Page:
University of Iowa News Release
April 28, 2006
'The Disappearance Of Janey Jones' Re-appears In Iowa New Play Festival
Productions in the Iowa New Play Festival are rarely brand new. Many have had readings at the University of Iowa or elsewhere. Others are re-workings or revisions of promising scripts that have been produced before at some level.
In the case of "The Disappearance of Janey Jones" -- 5:30 and 9 p.m. Tuesday, May 2, in the E.C. Mabie Theatre of the UI Theatre Building -- first-year Playwrights Workshop graduate student Jennifer Fawcett has expanded a one-act play that was a hit at seven Canadian fringe festivals a few years ago.
"I always knew that I wanted to turn it into a full-length show -- I thought the subject matter warranted it," says Fawcett, who was based in Toronto before coming to the UI. "So when I came to the Playwrights Workshop here I decided to crack open the play again. The subject matter and title are the same; the writing is all new."
And that subject matter is clinical depression, which in many cases is a "family curse" that emerges generation after generation -- or, in Janey's case, skips a generation.
"I was drawn to write about depression and it's effects not only on the person suffering from it, but on those around them, through some personal experience (I have a close friend who has had a really long hard battle with depression) and also because I'm drawn to contradictions," Fawcett explains. "Depression affects one in 10 North Americans (some stats will tell you it's closer to one in five) but there is still such stigma about mental illness and the term 'crazy.'
"I believe it's because we cannot see mental illness. The diagnosis of a disease such as cancer is not a reflection on personality or self-control, but a diagnosis of depression or other mental illness is often met with a cautious backing away. Does this person lack the will power to just 'get over it'? Are they out of control? Will they start acting unpredictably? Will they lose their essential self?"
"The Disappearance of Janey Jones" takes place in Janey's mind as she lies in bed. Her grandmother has just died, a suicide, and it is the morning of her funeral. "For Janey things have been growing steadily worse: she's lost her job, she's lost her relationship and she's starting to think she may be following the same path as her grandmother," Fawcett explains. "She is lying in bed unable to move.
"The play is the thoughts that go through her head (memories, fantasies, distortions of reality) as she comes to face the fact that she does have a problem that is beyond her control and then must decide what to do about it."
Fawcett's decision to revisit "Janey Jones" cannot have been hurt by the popular and critical enthusiasm the one-act version generated. One of the festival runs was extended, and the play was selected "best of the fringe."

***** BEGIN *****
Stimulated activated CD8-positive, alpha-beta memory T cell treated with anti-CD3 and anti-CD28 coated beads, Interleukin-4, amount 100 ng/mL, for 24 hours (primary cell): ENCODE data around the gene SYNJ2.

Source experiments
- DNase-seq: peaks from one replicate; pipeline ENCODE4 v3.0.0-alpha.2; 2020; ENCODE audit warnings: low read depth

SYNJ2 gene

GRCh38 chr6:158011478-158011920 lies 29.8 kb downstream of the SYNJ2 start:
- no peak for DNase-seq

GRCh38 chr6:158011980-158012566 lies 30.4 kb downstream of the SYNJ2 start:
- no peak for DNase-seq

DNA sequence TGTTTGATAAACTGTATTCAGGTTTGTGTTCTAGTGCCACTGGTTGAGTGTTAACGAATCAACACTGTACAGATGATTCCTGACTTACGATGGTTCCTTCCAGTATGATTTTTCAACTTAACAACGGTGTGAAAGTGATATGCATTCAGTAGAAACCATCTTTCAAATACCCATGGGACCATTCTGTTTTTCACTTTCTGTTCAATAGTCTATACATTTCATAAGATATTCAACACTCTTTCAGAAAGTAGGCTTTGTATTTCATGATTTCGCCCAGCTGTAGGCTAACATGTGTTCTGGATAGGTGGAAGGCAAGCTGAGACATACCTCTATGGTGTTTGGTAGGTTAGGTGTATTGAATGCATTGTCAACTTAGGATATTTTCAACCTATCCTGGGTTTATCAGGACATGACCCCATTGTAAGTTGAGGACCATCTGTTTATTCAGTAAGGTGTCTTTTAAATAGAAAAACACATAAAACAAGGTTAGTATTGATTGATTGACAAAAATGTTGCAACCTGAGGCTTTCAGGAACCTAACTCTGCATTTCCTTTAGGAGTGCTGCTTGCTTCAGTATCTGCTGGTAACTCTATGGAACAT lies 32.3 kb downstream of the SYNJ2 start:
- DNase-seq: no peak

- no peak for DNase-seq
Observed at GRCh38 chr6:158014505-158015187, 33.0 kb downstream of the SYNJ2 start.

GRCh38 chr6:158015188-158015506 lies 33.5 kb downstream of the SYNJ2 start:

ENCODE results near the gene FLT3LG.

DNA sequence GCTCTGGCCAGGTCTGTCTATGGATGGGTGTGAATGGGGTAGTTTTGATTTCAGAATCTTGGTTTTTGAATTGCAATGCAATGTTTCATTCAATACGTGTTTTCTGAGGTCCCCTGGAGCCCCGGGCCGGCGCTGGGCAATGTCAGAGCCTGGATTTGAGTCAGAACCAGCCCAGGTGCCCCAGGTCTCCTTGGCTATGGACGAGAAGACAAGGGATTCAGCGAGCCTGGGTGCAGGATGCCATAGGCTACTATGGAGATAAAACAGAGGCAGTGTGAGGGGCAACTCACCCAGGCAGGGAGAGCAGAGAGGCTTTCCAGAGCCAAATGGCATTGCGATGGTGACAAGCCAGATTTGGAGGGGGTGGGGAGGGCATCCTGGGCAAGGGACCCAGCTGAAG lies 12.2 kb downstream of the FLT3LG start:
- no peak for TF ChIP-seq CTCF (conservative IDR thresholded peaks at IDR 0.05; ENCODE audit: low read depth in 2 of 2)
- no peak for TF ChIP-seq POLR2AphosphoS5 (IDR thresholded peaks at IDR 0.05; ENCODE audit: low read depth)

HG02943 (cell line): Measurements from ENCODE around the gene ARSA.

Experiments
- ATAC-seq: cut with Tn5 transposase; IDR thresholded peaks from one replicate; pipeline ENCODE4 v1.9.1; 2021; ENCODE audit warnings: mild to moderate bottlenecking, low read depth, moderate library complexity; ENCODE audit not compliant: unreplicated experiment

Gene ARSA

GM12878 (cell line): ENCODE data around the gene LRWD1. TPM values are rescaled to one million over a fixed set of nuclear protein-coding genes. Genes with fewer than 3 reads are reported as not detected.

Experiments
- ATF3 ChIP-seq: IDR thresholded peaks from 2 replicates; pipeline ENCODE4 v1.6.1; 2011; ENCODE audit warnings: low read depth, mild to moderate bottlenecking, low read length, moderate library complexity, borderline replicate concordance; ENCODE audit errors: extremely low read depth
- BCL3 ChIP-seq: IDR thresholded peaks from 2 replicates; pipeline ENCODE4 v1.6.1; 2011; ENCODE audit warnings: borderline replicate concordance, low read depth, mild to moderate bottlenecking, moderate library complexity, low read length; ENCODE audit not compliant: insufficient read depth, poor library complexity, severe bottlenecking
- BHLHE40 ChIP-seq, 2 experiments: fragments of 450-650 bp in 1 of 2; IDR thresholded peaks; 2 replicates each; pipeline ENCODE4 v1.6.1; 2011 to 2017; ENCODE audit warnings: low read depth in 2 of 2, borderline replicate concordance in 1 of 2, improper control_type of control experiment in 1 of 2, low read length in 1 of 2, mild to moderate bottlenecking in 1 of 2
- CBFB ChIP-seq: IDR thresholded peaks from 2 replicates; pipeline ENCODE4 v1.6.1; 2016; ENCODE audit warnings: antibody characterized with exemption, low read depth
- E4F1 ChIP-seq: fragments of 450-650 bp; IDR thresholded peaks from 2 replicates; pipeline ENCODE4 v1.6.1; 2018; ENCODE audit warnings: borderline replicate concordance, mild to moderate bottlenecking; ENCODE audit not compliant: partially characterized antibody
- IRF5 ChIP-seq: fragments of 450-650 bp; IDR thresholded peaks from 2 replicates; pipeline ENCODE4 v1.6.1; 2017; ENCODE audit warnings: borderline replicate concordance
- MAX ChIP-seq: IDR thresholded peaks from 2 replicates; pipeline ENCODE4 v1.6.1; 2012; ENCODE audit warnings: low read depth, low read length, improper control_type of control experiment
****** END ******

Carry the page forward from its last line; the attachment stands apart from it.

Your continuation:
Fawcett says of audience responses, "I have found that a lot of people react very personally to this play -- probably a testament to how many of us have been affected in one way or another by depression or other mental illnesses."
A review in the Ottawa Citizen called the play "amusing, intelligent and gripping."
The critic of VUE Weekly wrote that "Janey Jones" is "a thoughtful, tightly-scripted show about the isolation that comes with clinical depression. Janey Jones has inherited 'the bug' -- her grandmother's misunderstood battle with depression, one which seems to have skipped a generation. . . . (T)his show is quietly powerful and often humorous."
And critic Kathleen Oliver wrote in the Georgia Straight, "Depression is hell, but it can spark some excellent theatre. In this polished little gem, Janey . . . fears she's 'disappearing from the inside out,' thanks to the legacy of her grandmother's mental illness. . . . Don't miss it or you'll really have something to be depressed about."
Learn more about Fawcett's past work at www.redengineproductions.com.
The Iowa New Play Festival, a tradition unique in American collegiate theater, will present a dozen new scripts from the Iowa Playwrights Workshop in productions and readings May 1-6 in the University of Iowa Theatre Building. The UI Department of Theatre Arts concludes each spring semester by dedicating all its resources -- acting, directing, design, stage management and technical -- to an intense and event-packed festival that offers student playwrights the productions and feedback that are essential for their development and offers audiences an opportunity to participate in the creation of significant new American theater at the ground level.
A new play, written by a student in the Master of Fine Arts program in playwriting, will be premiered each evening of the 2006 festival, with performances at 5:30 and 9 p.m. (7:30 p.m. on Wednesday). The daytime will feature readings in Room 172.
Tickets for all the evening productions -- $6 for the general public and $4 for UI students, senior citizens and youth -- will be on sale one hour before each of the performances. May 1-6, and tickets will also be on sale noon to 1:30 p.m. Monday through Friday of festival week at the Theatre Building box office.
The Department of Theatre Arts is a unit of the Division of Performing Arts in the UI College of Liberal Arts and Sciences.
STORY SOURCE: University of Iowa Arts Center Relations, 300 Plaza Centre One, Suite 351, Iowa City, IA 52242-2500.
MEDIA CONTACT: Winston Barclay, 319-384-0073, email@example.com